Originality is a rarity in modern hip-hop, and when an experimental album comes along, it tends to polarize listeners initially. Take Kanye West's new album Yeezus, for example. Its minimalism, raw emotion and amalgamation of genres was difficult for many diehard fans to stomach at first (not to mention the left-field visuals).
Though he did fall off the map for a while, fans will remember 2012 as the year Game made his triumphant comeback. First, he released The R.E.D Album to critical acclaim and followed that up with the recent release of Jesus Piece - an album that could go down as one of Game's best.
Most of the album's best qualities are present in the intro and and title track: catchy hooks, hard-hitting lyrics, confidant flows, obscure topics and absolutely amazing production.
Game has held an interesting position in the rap game since his monstrous debut in 2005, The Documentary. He’s acknowledged as one of the premier acts from the West Coast, but he’s been hit-or-miss with his projects since that first album.
"They want that old Sosa… for what doe?" Well, for good reason. Chief Keef ran into some icebergs with Bang Pt. 2, and the ship continues to sink. The same qualities that were present on his last mixtape reappear on Almighty So. Poor mixing and sloppy delivery continue to cloud the highlights. Thankfully the beats were banging, or else this mixtape would have been a lot worse.
YG first popped up on the radar with the 2009 song "Toot It And Boot It" featuring Ty Dolla $ign. While he was locked up serving a six-month sentence for a parole violation stemming from a home invasion, the Compton native saw the song steadily climb the Billboard charts. Once YG was released, he had several label options, eventually signing with Def Jam.
We all know the story with Wiz and his albums, it's a tale as old as time. He goes super, extra hard on his mixtapes to shut up the critics who talked bad about his albums, only to make some of the same mistakes on the next album.
Like any Wiz project, there will be a wide variety of opinions on 28 Grams, ranging from exuberant praise to vitriolic disdain.
After he proved he was a bankable rapper, 50 Cent started his own imprint and made G-Unit his first priority. For a while Lloyd Banks, Tony Yayo, Young Buck and Fiddy were consistently putting out quality music that fed the streets. But all good things must come to an end. In the Unit's case, the general fell out with first Young Buck and kicked him out of the group.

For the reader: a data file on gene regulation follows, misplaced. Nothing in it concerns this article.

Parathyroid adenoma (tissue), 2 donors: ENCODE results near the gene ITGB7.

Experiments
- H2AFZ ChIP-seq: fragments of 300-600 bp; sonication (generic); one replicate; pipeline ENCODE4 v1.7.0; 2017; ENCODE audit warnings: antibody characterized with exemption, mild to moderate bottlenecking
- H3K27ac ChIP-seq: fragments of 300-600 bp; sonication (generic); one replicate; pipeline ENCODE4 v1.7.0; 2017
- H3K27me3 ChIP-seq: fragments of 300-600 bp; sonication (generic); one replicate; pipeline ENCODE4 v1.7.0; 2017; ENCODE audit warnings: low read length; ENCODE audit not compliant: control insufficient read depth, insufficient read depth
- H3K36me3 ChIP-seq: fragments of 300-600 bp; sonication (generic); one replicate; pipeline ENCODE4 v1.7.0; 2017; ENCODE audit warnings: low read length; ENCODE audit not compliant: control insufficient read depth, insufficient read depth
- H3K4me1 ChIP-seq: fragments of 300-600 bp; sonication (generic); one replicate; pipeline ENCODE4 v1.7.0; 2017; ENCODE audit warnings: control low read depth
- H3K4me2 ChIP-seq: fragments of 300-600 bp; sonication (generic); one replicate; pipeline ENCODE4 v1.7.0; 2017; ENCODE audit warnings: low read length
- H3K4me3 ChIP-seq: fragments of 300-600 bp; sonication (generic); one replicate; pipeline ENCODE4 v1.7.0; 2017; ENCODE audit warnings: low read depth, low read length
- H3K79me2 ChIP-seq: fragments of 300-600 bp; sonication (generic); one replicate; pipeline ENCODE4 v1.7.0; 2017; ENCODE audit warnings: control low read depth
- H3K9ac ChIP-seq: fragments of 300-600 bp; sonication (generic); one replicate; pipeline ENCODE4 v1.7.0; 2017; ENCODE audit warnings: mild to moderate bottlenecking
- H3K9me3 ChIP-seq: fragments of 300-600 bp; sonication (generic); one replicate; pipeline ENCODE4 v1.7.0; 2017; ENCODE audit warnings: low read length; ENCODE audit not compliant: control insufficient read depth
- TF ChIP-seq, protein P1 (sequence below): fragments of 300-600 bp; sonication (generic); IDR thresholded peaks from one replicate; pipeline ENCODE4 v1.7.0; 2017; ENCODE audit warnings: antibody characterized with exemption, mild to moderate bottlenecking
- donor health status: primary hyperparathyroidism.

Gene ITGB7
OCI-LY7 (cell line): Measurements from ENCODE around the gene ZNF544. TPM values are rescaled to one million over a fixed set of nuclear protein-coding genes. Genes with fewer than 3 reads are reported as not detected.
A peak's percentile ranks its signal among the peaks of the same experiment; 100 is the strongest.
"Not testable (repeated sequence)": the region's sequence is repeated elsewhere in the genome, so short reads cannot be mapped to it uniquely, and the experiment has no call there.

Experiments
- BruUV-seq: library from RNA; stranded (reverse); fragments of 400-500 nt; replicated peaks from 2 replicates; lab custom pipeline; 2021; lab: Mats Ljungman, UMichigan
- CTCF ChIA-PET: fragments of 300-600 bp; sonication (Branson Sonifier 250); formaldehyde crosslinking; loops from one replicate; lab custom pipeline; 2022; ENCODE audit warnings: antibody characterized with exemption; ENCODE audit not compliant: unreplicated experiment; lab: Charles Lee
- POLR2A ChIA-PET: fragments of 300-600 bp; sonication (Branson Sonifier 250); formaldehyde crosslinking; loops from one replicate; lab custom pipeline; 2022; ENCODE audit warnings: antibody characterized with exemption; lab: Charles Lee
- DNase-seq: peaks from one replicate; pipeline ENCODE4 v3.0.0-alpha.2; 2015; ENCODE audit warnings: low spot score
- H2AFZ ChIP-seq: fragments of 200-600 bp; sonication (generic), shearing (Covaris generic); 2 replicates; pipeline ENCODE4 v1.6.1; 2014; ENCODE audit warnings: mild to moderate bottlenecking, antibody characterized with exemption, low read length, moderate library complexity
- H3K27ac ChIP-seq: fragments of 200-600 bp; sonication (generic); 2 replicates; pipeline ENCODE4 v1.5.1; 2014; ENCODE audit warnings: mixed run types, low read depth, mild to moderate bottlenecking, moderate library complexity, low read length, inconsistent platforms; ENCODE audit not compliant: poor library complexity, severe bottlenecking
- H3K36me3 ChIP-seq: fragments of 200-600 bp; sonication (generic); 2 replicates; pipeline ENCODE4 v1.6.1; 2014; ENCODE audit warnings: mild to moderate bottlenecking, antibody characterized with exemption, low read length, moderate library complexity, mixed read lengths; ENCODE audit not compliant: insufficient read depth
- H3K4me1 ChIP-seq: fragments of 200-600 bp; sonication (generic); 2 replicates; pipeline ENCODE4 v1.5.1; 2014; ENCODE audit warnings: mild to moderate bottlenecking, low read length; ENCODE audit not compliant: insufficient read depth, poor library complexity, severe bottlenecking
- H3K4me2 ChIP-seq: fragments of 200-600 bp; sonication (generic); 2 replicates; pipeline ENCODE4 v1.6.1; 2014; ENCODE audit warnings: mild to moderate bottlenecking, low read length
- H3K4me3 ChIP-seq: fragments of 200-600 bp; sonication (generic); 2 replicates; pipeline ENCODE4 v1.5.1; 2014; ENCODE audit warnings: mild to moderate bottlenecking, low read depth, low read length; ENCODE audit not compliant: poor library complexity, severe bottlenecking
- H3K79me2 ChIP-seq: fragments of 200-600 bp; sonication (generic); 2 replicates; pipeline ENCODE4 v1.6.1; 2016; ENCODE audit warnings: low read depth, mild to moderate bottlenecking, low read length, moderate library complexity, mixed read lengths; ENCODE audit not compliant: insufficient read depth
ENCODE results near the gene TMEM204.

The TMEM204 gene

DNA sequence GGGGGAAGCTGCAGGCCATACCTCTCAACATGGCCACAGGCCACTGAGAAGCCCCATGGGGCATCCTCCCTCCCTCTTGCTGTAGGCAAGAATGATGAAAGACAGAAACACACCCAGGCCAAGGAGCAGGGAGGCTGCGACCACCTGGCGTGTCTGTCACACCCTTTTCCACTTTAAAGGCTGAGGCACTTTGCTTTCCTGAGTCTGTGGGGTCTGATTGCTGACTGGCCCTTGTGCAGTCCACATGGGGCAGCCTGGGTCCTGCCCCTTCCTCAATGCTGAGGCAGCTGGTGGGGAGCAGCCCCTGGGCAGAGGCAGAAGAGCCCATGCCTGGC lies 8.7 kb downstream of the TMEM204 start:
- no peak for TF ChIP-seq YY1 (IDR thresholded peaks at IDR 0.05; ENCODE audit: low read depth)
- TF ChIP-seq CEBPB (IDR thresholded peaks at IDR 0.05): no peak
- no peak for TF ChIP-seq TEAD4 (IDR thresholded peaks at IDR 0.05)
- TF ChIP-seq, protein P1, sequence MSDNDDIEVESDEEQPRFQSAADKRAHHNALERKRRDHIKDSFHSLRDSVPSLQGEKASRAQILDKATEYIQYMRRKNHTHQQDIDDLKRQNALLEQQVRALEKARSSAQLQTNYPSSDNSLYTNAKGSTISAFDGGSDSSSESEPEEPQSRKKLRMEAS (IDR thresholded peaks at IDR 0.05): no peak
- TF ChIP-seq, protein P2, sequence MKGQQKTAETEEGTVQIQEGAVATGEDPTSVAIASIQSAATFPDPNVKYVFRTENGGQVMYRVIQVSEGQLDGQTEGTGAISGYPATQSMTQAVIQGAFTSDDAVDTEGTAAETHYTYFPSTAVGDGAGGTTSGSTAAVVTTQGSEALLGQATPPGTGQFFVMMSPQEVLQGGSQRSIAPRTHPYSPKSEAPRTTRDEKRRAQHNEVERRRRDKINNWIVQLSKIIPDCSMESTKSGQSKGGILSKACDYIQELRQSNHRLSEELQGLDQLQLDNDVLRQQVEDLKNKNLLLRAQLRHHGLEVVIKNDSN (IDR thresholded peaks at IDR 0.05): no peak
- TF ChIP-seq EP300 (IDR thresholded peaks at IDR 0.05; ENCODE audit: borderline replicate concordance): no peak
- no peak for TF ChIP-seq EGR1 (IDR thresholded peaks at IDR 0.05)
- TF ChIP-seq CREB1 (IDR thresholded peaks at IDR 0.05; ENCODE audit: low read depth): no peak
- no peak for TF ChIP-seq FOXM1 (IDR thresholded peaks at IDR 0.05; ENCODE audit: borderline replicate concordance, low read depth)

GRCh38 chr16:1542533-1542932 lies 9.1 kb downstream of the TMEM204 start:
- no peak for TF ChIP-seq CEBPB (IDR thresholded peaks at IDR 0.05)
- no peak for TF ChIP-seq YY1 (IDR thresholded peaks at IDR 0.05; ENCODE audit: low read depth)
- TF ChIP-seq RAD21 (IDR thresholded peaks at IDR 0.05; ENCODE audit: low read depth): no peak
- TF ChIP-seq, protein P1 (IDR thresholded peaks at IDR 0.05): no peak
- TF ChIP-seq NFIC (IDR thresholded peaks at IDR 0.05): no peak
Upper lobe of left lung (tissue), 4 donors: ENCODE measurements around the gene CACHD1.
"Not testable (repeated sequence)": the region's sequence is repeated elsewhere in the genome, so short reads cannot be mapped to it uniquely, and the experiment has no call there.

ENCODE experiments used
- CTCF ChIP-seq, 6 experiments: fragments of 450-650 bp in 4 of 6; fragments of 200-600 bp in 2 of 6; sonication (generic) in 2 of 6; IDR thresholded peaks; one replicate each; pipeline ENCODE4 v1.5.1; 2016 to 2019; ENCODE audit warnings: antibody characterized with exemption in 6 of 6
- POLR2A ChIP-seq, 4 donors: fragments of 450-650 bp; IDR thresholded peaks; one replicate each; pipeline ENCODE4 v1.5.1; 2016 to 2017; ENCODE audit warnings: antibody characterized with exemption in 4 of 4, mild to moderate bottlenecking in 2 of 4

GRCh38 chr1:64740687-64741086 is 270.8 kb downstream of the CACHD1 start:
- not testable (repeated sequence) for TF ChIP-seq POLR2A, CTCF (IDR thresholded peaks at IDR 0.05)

Critics are always fighting conflicting urges. On the one hand, there's the need to be objective and evaluate each work on its own merits. On the other, there's the desire to fit each new release from an artist into an over-arcing career narrative. The trick is to find a balance between the two.
Sometimes one song can set the precedence for an album’s entirety and Chris Brown’s opening title-track, X does just that. The Diplo-produced, hip-hop/EDM comprised record symbolizes Brown’s back and forth attempt at being an R&B, hip-hop, pop and dance music star.The song starts off slow and then builds up to an uptempo dance record filled with egotistical lyrics.
Ab-Soul is a complex artist. The Carson, California native and Top Dawg Entertainment signee has overcome a number of major tribulations throughout the course of his life. And while all artists experience ups-and-downs that become points of growth for them as people while shaping the music they create, Ab-Soul's ups-and-downs are unique to most.
After months of anticipation, Chief Keef finally released Bang Pt. 2 on his 18th birthday, August 15th. Bang Pt. 2 is Sosa’s first project following the release of his major-label debut album Finally Rich, and much has happened since that time.